Taking a look back at December now that climate data is in, we see that it was an extremely warm month relative to normal for the North Slope and northwestern Alaska. According to NCEI data, the North Slope climate division was essentially tied with several other years for third warmest December on record, trailing only 2002 and the incredibly warm December of 2017. Utqiaġvik was actually within 1°F of the 2017 record, and no other December comes close to these two years (2017 and 2022). It's no surprise after seeing the all-time winter high temperature record broken on the 5th of the month in Utqiaġvik.
The Aleutians were also very warm compared to normal, but widespread cold occurred in southeastern Alaska. Interestingly the same contrast occurred across southern Alaska last December, and it was even more pronounced then, with the Aleutians being even warmer and the Panhandle being colder.
There are some substantial discrepancies between the NCEI and ERA5 precipitation data for the month, so take your pick on which seems more realistic below. Unusually wet/snowy in the eastern interior and unusually dry in the Panhandle seem to be the only features with strong agreement.
All in all, the month's departures from normal were broadly similar to those of November, and that's because the upper-level circulation pattern was somewhat alike. As in November, a mid-atmosphere ridge of high pressure prevailed over the Bering Sea and western Alaska, but this time it extended up into the Arctic in connection with a strongly negative Arctic Oscillation. This high-latitude "blocking" pattern allowed unusual cold to drop south into the mid-latitudes, and northern Alaska paid the price, so to speak, with an excess of counterbalancing warmth.
The rather pronounced temperature gradient from west to east across the state was associated with above-normal wind for the west coast and much of the interior, according to ERA5.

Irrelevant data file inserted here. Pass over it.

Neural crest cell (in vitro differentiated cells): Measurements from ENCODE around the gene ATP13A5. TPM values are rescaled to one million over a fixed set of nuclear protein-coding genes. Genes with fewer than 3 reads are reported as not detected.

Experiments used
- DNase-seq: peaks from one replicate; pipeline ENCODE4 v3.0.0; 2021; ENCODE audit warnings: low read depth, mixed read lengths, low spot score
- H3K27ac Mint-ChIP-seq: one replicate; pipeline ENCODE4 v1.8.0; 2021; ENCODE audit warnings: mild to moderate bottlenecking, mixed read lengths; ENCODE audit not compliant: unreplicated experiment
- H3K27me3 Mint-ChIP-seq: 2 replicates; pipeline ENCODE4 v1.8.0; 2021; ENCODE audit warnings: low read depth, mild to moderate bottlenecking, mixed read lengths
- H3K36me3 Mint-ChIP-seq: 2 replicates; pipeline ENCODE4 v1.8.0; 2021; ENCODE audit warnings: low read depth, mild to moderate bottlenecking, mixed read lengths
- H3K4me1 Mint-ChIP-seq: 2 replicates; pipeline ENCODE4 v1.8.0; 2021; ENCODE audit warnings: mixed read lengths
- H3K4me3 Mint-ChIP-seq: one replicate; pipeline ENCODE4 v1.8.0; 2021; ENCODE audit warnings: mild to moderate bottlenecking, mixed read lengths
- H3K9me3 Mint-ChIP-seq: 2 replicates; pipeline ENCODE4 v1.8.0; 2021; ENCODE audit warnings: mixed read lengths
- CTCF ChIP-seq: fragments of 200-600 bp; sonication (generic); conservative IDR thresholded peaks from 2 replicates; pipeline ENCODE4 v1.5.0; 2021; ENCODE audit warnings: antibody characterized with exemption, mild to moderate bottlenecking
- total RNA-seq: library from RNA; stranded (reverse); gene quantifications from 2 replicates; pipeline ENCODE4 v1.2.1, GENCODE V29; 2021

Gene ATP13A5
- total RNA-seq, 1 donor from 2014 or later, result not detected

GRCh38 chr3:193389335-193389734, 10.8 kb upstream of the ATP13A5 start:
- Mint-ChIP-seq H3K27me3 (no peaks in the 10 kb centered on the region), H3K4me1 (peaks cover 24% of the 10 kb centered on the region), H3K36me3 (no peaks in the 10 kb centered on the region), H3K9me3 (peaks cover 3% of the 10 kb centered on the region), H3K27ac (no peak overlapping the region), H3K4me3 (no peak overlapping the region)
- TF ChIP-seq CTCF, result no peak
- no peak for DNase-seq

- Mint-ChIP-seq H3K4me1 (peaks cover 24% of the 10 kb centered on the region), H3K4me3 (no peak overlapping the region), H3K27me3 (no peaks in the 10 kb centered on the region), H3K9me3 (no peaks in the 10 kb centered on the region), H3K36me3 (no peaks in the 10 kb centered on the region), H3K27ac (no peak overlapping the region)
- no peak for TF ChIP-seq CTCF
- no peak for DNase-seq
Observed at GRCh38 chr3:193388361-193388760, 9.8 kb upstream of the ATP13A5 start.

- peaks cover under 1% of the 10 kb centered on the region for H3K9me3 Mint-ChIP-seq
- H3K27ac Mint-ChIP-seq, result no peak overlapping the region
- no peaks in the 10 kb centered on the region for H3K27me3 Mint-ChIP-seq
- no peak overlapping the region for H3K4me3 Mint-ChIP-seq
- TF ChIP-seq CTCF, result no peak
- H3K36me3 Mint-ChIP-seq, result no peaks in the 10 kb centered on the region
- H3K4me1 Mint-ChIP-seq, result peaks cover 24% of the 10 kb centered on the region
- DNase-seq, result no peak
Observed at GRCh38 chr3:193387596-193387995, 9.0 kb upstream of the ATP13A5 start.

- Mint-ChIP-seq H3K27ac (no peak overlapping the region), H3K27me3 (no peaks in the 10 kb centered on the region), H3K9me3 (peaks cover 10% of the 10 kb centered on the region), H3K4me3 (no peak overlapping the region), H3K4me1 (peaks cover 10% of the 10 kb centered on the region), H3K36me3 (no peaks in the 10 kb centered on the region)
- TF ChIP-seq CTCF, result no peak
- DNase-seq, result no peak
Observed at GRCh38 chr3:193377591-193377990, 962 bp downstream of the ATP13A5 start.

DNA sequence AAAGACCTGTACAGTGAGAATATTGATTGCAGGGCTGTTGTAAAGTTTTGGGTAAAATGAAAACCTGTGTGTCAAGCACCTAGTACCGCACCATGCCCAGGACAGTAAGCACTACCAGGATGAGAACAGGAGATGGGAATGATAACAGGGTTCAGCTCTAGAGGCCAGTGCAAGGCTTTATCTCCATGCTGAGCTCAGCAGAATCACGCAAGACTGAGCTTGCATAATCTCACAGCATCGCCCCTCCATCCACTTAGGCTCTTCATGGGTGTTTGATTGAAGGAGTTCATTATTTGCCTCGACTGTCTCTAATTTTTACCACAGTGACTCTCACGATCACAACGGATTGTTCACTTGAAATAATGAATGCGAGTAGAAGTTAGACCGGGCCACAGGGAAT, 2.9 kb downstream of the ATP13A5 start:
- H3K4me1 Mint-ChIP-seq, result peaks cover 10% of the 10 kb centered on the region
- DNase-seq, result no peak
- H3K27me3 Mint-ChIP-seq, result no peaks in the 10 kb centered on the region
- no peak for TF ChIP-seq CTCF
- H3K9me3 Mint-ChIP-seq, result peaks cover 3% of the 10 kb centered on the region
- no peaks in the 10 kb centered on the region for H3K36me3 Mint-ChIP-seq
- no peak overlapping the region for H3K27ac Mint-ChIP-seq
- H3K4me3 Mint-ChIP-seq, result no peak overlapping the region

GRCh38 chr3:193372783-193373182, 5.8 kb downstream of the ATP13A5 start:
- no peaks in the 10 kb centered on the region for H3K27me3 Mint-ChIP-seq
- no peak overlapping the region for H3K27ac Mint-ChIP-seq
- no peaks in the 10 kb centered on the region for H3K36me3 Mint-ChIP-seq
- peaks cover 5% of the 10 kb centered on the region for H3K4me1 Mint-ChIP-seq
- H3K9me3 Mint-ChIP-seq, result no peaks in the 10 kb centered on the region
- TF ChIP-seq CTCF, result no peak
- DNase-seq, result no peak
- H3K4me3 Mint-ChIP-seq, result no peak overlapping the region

On a statewide annual basis, 2022 was warmer than both 2020 and 2021, but quite a bit cooler than some recent years like 2016, 2018, and (the record holder) 2019. The most unusual month for temperature was June (sixth warmest on record), and none of the months was notably cold.
There was much more of a story with precipitation, as discussed here, for example. Overall it was the 4th wettest year in the NCEI data for Alaska (1925-present), and the wettest since 1943. For the Bristol Bay and Southeast Interior divisions, it was the wettest year on record - and by some margin for the Southeast Interior.
It's interesting, then, that Fairbanks airport actually had less than normal precipitation in 2022, and much less than any of the prior 8 years. The moisture contrast was very striking from south to north across eastern Alaska during the summer (see here).
For completeness, here's the annual wind speed ranking: much above normal for western Alaska, and few places below normal.
Looking farther afield at temperatures across the Arctic, December saw some big contrasts. The northern North Atlantic near and to the east and north of Iceland saw exceptionally cold conditions because of the high pressure over Greenland; Iceland had its coldest December since 1973 (coldest since 1916 in Reykjavik!), and Jan Mayen was the coldest since 1996.
On the other hand, December was the warmest on record at Russia's Anderma site (data since 1934) - it was a whopping 9.4°C above the 1991-2020 normal. And as already noted, Utqiaġvik had its second warmest December on record.
Here's the map in terms of standard deviations.
I'm out of time for this post, but I'll follow up later on the annual temperature for these Arctic sites.
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